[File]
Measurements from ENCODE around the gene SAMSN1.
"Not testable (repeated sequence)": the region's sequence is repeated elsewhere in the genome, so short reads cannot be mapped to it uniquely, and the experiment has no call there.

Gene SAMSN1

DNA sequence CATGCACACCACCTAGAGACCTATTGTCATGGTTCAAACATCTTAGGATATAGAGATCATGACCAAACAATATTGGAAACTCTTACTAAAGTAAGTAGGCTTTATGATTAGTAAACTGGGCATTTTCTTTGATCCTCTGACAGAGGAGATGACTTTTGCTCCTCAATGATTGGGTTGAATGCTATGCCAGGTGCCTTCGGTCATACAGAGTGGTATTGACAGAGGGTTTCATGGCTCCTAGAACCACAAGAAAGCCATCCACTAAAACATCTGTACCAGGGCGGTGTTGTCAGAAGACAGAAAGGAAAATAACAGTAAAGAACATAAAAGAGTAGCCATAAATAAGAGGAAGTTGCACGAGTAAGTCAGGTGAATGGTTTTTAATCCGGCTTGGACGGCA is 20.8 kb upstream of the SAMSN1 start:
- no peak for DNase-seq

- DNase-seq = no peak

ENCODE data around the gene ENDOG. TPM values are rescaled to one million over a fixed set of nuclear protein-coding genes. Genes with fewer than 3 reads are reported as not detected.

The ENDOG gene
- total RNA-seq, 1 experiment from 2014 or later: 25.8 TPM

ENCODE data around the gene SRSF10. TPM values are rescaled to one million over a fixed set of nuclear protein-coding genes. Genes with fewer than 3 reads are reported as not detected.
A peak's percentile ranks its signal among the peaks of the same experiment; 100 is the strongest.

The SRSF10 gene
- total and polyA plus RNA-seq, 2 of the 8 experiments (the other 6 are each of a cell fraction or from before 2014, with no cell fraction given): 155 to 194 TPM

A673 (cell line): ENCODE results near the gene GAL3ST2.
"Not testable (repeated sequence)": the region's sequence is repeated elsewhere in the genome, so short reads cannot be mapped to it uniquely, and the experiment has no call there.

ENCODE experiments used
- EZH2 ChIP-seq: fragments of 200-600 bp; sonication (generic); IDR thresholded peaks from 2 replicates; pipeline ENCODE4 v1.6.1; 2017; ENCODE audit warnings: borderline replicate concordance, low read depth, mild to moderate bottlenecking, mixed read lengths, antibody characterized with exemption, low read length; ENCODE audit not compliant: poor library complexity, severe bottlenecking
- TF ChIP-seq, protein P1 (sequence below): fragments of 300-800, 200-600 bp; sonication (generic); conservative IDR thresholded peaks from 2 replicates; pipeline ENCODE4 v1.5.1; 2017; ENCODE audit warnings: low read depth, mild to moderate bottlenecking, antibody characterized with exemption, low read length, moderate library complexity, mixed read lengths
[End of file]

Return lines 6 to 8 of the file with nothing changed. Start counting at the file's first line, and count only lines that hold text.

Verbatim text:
- DNase-seq = no peak

ENCODE data around the gene ENDOG. TPM values are rescaled to one million over a fixed set of nuclear protein-coding genes. Genes with fewer than 3 reads are reported as not detected.

The ENDOG gene